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June 06, 2014
EPA's Clean Power Plan--Part 3
Part 3 – Best system of emissions reduction


Clean Air Act (CAA) Section 111(d), the statutory basis the EPA is using for its proposed CO2 reduction requirements for existing fossil-fueled electric generating units (EGUs), directs that the Agency apply the best system of emissions reduction (BSER) that has been adequately demonstrated and that states may use to achieve their state-specific emissions goals.  We here describe the four “building blocks” the EPA has used as the basis for the BSER.

CCS not included
In establishing the BSER, the CAA directs that the EPA must account for both the cost of achieving required reductions and any non-air-quality health and environmental impacts and energy requirements.  Before the proposal was released, there were fears that the EPA would define or partially define the BSER for existing plants as carbon capture and sequestration (CCS), as the Agency did with its proposed New Source Performance Standards to limit CO2 emissions from new or reconstructed fossil-fuel power plants.  But, in the new proposal, the EPA says that requiring CCS at existing facilities would entail “additional considerations” beyond those at issue for new units.

 The EPA states:
“Specifically, the cost of integrating a retrofit CCS system into an existing facility would be expected to be substantial, and some existing EGUs might have space limitations and thus might not be able to accommodate the expansion needed to install CCS.  Further, the aggregated costs of applying CCS as a component of the BSER for the large number of existing fossil fuel-fired steam EGUs would be substantial and would be expected to affect the cost and potentially the supply of electricity on a national basis. For these reasons, although some individual facilities may find implementation of CCS to be a viable CO2 mitigation option in their particular circumstances, the EPA is not proposing and does not expect to finalize CCS as a component of the BSER for existing EGUs in this rulemaking.”

Four building blocks
The building blocks are described by the EPA as a “range of measures that have been amply demonstrated via their current widespread use by utilities and states.”  States would not be required to use each and every one of the measures that the EPA determines constitute the BSER or apply any one of those measures to the same extent that the EPA determines is achievable at reasonable cost.  Instead, in developing its plan, each state will have the flexibility to select the measure or combination of measures it prefers to achieve its CO2 emissions reduction goal.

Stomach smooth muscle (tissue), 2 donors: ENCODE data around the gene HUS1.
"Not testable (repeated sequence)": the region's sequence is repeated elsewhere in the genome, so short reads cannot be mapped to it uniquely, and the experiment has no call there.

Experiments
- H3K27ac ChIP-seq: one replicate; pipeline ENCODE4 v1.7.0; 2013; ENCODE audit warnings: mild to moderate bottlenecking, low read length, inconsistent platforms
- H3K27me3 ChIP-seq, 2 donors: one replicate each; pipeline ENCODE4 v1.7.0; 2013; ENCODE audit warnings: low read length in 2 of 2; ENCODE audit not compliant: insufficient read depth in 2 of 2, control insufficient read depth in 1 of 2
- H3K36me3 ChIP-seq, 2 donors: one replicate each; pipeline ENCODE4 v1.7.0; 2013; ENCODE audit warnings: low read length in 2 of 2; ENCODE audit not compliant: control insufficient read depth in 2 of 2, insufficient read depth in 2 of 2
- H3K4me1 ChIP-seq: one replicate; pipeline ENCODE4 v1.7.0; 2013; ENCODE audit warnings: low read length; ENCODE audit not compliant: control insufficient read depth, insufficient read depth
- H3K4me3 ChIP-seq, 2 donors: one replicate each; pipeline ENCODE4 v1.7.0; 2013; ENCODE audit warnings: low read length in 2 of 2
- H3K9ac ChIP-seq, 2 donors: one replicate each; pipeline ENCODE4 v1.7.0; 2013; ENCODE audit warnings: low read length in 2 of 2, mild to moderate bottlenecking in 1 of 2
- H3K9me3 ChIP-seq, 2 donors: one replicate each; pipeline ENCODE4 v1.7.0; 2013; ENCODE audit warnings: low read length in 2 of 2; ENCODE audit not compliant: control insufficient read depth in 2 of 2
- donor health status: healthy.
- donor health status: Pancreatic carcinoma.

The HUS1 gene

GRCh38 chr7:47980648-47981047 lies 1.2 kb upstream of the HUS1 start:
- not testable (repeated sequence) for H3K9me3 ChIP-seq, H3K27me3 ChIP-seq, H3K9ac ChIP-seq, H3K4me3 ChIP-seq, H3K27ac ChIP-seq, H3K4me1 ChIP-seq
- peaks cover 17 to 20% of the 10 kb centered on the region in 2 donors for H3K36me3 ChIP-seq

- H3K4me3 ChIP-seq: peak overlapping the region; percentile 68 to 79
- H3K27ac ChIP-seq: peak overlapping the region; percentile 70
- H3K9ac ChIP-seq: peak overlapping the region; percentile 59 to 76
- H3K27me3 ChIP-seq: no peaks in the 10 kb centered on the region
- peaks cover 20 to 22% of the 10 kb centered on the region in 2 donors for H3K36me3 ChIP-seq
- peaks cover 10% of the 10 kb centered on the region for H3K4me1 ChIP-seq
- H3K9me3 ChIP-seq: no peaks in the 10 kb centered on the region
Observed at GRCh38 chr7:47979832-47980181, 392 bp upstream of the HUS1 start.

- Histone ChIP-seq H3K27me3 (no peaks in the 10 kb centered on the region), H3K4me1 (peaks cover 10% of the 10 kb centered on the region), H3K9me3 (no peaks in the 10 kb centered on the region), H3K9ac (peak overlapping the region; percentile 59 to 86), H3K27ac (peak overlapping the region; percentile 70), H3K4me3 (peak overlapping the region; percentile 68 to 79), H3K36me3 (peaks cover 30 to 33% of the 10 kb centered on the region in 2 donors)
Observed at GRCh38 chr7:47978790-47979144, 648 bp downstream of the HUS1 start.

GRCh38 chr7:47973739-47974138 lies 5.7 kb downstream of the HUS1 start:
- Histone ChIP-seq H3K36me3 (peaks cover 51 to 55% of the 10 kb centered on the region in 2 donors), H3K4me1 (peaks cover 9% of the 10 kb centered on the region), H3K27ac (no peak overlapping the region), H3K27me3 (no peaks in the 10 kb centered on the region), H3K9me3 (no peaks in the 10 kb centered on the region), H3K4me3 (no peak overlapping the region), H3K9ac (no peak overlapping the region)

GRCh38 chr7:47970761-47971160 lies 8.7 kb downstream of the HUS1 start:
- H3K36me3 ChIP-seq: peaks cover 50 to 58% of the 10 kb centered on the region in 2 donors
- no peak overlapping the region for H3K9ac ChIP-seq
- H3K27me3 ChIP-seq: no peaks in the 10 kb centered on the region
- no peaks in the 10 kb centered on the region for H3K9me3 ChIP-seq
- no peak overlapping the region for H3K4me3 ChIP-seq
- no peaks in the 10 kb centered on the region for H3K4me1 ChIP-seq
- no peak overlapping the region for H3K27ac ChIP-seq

In fact, states are not required to install in their compliance plans any of the building blocks the EPA has selected as the basis of BSER.  A state’s obligation is to achieve the emissions reduction goals according to the specified timeline and any legal means it uses to do so would be acceptable to the EPA.  The important point is that the building blocks form the basis of the BSER and thus, the CO2 reduction goals states must meet. 

The EPA says the following four building blocks provided the foundation of its BSER determination for CO2 emissions from existing EGUs:

  • Reducing the carbon intensity of generation at individual affected EGUs through heat rate improvements.  Heat rate improvements are changes that increase the efficiency with which an EGU converts fuel energy to electric energy (and useful thermal energy, in the case of units that cogenerate steam for process use as well as electricity), thereby reducing the amount of fuel needed to produce the same amount of electricity and lowering the amount of CO2 produced as a by-product of fuel combustion.
  • Reducing emissions from the most carbon-intensive affected EGUs.  Reductions would result from substituting generation at carbon-intensive EGUs with generation from less carbon-intensive EGUs (including national gas combined cycle units that commenced construction as of January 8, 2014).  Electric system operators have a range of EGUs available to dispatch to meet demand.  Under this approach, “re-dispatch” of generation from steam EGUs to NGCC would result in the reduction of CO2 emissions from existing EGUs.
  • Reducing emissions from affected EGUs through substitution with low- or zero-carbon generation.  Two types of generating capacity can play this role:  renewable generating capacity and new and preserved nuclear capacity.  The EPA notes that more than half the states have established renewable portfolio standards (RPSs) that require minimum proportions of electricity sales from renewable generation.  Also, the EPA has factored five under-construction EGUs at nuclear plants in Tennessee, Georgia, and South Carolina as an “opportunity to reduce CO2 emissions from affected fossil fuel-fired EGUs at a very reasonable cost.” 
  • Reducing emissions from affected EGUs in the amount that results from the use of demand-side energy efficiency.  Demand-side management (DSM) reduces generation of fossil-fuel EGUs by reducing the overall quantity of generation demanded by end-users.  Every state has a DSM program, some of which have been highly successful.  For example, data reported to the U.S. Energy Information Administration show that in 2012, California and Minnesota avoided 12.5 percent and 13.1 percent of their electricity demand, respectively, through their demand-side efficiency programs.

EPA’s analysis of the building blocks includes estimates of the electrical capacity each can provide and the costs of the emissions reductions they can achieve.   

The proposed Clean Power Plan

Part 1-Introduction

Part 2-State specific goals

Part 4-State plans

Part 5-Reactions

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